Park’s economy remarks spur debateA debate flared in the National Assembly yesterday after President Park Geun-hye showed concerns about the legislature’s aggressiveness to push forward her vision of “economic democracy,” as the ruling and opposition parties reacted differently to her remarks.
The ruling Saenuri Party began to slow down its legislative drive to make Park’s vision into law, following Park’s remarks on Monday that the ruling and opposition parties appeared to be going too far to push forward economic democratization.
The opposition Democratic United Party, however, criticized the president for trying to meddle in legislative affairs by issuing guidelines to the ruling party.
One of her main presidential pledges, “economic democratization,” aims to reform the economic structure dominated by conglomerates and reduce disparities in the business community.
“When only populist policies and laws are approved first, actual economic activities will shrink and job creation will be delayed,” said Representative Lee Hahn-koo, the Saenuri floor leader. “If we only make short-sighted, populist approaches, it is hard to revive the economy.”
Lee also said wrongful business practices must be sternly punished, but politicians should support their ordinary activities.
Lee’s remarks came after President Park voiced her concern about the National Assembly’s latest efforts to curb conglomerates’ economic power.
“Some plans on economic democratization being discussed at the standing committee are not part of my election pledge,” Park said at the senior secretariat meeting on Monday.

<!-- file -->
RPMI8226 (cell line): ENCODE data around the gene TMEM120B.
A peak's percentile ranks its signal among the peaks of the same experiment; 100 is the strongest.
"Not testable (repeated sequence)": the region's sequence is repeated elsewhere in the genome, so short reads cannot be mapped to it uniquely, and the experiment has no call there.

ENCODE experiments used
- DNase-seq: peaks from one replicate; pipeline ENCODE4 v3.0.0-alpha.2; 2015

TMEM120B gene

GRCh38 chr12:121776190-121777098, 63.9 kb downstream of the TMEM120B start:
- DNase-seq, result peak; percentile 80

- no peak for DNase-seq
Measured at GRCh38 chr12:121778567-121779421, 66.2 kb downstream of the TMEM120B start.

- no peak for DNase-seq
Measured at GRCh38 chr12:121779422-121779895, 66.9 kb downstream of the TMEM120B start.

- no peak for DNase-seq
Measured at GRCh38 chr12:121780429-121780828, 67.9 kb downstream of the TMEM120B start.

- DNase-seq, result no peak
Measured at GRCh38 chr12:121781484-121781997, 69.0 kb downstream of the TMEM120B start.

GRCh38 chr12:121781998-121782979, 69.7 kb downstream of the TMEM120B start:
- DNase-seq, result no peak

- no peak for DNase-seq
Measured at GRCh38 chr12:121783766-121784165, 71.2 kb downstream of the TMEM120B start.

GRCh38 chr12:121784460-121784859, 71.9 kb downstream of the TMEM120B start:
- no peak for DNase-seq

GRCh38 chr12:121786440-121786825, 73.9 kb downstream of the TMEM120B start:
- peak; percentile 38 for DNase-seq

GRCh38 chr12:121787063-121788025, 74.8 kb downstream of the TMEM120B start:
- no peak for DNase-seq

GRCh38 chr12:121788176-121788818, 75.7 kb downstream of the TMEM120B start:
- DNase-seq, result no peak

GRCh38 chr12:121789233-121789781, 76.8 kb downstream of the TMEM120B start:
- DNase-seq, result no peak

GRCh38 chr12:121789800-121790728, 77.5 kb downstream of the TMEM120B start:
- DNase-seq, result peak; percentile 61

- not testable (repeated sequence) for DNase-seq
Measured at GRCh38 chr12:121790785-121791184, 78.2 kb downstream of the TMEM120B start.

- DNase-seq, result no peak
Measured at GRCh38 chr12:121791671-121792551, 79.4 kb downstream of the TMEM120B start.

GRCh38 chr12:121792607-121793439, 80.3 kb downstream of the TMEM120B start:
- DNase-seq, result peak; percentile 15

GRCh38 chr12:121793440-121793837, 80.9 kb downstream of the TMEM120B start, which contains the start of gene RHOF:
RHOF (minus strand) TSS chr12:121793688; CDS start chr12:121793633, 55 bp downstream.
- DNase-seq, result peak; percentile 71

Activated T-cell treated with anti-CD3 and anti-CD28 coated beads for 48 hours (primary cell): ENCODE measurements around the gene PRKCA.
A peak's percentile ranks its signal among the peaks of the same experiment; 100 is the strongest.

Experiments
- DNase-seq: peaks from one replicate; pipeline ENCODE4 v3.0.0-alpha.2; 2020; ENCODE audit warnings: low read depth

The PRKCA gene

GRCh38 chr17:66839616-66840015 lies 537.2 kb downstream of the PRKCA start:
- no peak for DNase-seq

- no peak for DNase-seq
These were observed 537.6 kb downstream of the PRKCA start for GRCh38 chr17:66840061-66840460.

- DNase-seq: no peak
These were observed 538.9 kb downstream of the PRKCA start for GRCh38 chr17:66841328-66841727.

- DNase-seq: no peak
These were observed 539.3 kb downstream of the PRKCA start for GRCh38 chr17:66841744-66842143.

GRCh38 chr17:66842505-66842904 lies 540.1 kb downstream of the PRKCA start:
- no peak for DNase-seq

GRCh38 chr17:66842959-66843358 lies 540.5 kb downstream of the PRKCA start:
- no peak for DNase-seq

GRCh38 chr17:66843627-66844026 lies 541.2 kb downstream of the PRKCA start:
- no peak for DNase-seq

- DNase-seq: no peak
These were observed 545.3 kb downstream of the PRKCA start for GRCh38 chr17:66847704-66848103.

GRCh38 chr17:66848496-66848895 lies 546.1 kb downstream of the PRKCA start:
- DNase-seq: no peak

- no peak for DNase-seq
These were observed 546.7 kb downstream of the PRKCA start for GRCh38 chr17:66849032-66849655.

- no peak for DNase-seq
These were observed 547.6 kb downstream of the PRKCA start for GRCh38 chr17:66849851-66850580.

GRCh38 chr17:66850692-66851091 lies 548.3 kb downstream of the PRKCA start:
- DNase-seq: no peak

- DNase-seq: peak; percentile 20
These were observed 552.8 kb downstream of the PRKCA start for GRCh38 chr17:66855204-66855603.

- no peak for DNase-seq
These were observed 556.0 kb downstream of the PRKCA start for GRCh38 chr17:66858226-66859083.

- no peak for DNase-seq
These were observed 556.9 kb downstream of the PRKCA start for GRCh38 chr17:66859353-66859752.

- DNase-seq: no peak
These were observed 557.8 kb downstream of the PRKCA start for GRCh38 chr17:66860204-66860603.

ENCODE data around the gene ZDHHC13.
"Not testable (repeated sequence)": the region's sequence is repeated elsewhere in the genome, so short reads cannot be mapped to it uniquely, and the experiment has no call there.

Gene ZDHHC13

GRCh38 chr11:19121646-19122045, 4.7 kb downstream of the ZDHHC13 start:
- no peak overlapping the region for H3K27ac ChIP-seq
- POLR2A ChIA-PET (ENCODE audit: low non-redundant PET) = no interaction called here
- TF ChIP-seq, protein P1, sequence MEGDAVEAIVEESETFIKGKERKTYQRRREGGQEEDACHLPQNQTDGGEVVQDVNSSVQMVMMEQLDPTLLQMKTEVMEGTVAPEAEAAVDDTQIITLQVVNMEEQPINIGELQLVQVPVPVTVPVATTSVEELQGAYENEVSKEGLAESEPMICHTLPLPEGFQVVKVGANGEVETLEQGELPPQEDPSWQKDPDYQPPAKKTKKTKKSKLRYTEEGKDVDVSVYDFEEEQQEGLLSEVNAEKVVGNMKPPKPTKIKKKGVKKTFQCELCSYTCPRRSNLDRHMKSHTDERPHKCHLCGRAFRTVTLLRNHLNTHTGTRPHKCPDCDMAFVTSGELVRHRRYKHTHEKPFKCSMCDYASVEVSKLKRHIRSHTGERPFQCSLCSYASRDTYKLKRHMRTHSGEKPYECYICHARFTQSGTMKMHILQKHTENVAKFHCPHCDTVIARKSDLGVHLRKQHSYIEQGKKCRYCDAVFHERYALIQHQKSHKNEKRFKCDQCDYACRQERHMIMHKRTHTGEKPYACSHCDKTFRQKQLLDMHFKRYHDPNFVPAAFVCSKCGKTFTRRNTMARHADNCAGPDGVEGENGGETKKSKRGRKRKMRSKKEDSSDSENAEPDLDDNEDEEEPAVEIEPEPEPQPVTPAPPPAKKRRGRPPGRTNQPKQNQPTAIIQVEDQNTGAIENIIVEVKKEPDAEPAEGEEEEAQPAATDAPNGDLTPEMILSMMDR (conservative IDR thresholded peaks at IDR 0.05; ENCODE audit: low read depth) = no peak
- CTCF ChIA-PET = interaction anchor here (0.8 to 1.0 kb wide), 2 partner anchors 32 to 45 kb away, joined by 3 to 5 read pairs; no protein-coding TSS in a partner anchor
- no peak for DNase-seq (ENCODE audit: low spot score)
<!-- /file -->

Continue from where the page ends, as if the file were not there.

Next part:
“They must have been created during the discussions of the ruling and opposition parties, and I am worried that they have gone too far.”
Park’s remarks came as the National Assembly’s National Policy Committee deliberated several bills related to economic democratization, including a bill to revise the Fair Trade Act.
The revision aimed to strengthen punishments on conglomerates for giving favorable treatments to their affiliates when commissioning projects.
The committee already approved a bill last week to make public the annual salaries of top executives of conglomerates in a move to strengthen shareholders’ oversight and heighten transparency.
The business community strongly protested the move, and it remains to be seen if the plan will pass the main session.
Shortly after Park made the comment, speculation quickly arose that Park was moving to give up her pledge for economic democracy.
Kim Haing, presidential spokeswoman, denied the observation Monday evening and stressed that the government will continue implementing related policies.
Representative Park Min-shik, Saenuri’s chief negotiator on the National Policy Committee, said revising the Fair Trade Act is a complicated process and it is premature for some media to report that the ruling and opposition parties have already reached a deal.
Another Saenuri lawmaker, Representative Kim Hack-yong, also supported Representative Park’s comment.
“Economic democratization is, as President Park has said, to systemically end the unfair relationship between the large businesses and small companies,” Kim said. “We must stay away from creating excessive laws that will put a damper on the already struggling economy. It’s like killing a hen for laying an unhealthy egg.”
The liberal opposition Democratic United Party yesterday criticized the president for shying away from conglomerate reform and attempting to influence the legislature.
“Park’s remarks showed that she was abandoning or retreating from her key presidential pledge of economic democratization,” said Representative Jung Sung-ho, spokesman of the DUP.
“President Park’s comment on the National Assembly’s discussion is an infringement upon lawmakers’ legislative rights. Is she saying that the National Assembly must approve her pledge as it is without a single modification?”
By Ser Myo-ja [email@example.com]